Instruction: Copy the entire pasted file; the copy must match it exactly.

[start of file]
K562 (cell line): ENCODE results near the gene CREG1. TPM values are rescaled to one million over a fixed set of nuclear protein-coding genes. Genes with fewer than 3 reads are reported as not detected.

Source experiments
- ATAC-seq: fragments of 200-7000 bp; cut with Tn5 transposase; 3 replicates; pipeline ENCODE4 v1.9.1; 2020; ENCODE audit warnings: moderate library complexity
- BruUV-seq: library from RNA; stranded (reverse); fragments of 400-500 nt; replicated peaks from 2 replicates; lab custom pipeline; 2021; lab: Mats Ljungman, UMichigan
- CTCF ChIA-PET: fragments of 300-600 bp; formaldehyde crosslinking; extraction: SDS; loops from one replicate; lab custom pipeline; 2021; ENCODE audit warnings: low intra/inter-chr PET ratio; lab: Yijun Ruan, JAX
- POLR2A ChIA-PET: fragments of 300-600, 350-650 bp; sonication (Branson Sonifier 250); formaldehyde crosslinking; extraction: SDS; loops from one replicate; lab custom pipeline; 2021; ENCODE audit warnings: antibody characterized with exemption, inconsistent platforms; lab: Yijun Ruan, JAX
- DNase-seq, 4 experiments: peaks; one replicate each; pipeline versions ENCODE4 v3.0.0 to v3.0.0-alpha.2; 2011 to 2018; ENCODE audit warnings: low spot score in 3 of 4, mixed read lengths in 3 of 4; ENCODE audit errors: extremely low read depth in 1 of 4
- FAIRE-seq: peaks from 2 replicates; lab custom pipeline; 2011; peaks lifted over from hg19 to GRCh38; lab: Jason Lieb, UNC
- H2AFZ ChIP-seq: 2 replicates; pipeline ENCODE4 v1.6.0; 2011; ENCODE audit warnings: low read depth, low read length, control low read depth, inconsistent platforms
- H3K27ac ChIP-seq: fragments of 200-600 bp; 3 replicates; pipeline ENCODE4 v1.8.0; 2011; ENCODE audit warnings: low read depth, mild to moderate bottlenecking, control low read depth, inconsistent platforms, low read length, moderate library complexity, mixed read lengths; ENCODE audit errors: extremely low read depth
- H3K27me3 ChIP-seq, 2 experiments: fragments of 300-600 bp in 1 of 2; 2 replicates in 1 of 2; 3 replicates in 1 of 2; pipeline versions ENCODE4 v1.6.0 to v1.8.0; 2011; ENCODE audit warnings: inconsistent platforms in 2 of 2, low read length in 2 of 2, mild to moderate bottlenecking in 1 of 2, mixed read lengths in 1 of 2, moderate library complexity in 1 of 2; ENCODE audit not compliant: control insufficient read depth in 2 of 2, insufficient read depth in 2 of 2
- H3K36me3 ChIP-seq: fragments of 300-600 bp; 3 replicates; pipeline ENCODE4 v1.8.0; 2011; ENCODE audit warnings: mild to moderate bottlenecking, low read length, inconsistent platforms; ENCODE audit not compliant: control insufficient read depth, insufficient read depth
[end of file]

K562 (cell line): ENCODE results near the gene CREG1. TPM values are rescaled to one million over a fixed set of nuclear protein-coding genes. Genes with fewer than 3 reads are reported as not detected.

Source experiments
- ATAC-seq: fragments of 200-7000 bp; cut with Tn5 transposase; 3 replicates; pipeline ENCODE4 v1.9.1; 2020; ENCODE audit warnings: moderate library complexity
- BruUV-seq: library from RNA; stranded (reverse); fragments of 400-500 nt; replicated peaks from 2 replicates; lab custom pipeline; 2021; lab: Mats Ljungman, UMichigan
- CTCF ChIA-PET: fragments of 300-600 bp; formaldehyde crosslinking; extraction: SDS; loops from one replicate; lab custom pipeline; 2021; ENCODE audit warnings: low intra/inter-chr PET ratio; lab: Yijun Ruan, JAX
- POLR2A ChIA-PET: fragments of 300-600, 350-650 bp; sonication (Branson Sonifier 250); formaldehyde crosslinking; extraction: SDS; loops from one replicate; lab custom pipeline; 2021; ENCODE audit warnings: antibody characterized with exemption, inconsistent platforms; lab: Yijun Ruan, JAX
- DNase-seq, 4 experiments: peaks; one replicate each; pipeline versions ENCODE4 v3.0.0 to v3.0.0-alpha.2; 2011 to 2018; ENCODE audit warnings: low spot score in 3 of 4, mixed read lengths in 3 of 4; ENCODE audit errors: extremely low read depth in 1 of 4
- FAIRE-seq: peaks from 2 replicates; lab custom pipeline; 2011; peaks lifted over from hg19 to GRCh38; lab: Jason Lieb, UNC
- H2AFZ ChIP-seq: 2 replicates; pipeline ENCODE4 v1.6.0; 2011; ENCODE audit warnings: low read depth, low read length, control low read depth, inconsistent platforms
- H3K27ac ChIP-seq: fragments of 200-600 bp; 3 replicates; pipeline ENCODE4 v1.8.0; 2011; ENCODE audit warnings: low read depth, mild to moderate bottlenecking, control low read depth, inconsistent platforms, low read length, moderate library complexity, mixed read lengths; ENCODE audit errors: extremely low read depth
- H3K27me3 ChIP-seq, 2 experiments: fragments of 300-600 bp in 1 of 2; 2 replicates in 1 of 2; 3 replicates in 1 of 2; pipeline versions ENCODE4 v1.6.0 to v1.8.0; 2011; ENCODE audit warnings: inconsistent platforms in 2 of 2, low read length in 2 of 2, mild to moderate bottlenecking in 1 of 2, mixed read lengths in 1 of 2, moderate library complexity in 1 of 2; ENCODE audit not compliant: control insufficient read depth in 2 of 2, insufficient read depth in 2 of 2
- H3K36me3 ChIP-seq: fragments of 300-600 bp; 3 replicates; pipeline ENCODE4 v1.8.0; 2011; ENCODE audit warnings: mild to moderate bottlenecking, low read length, inconsistent platforms; ENCODE audit not compliant: control insufficient read depth, insufficient read depth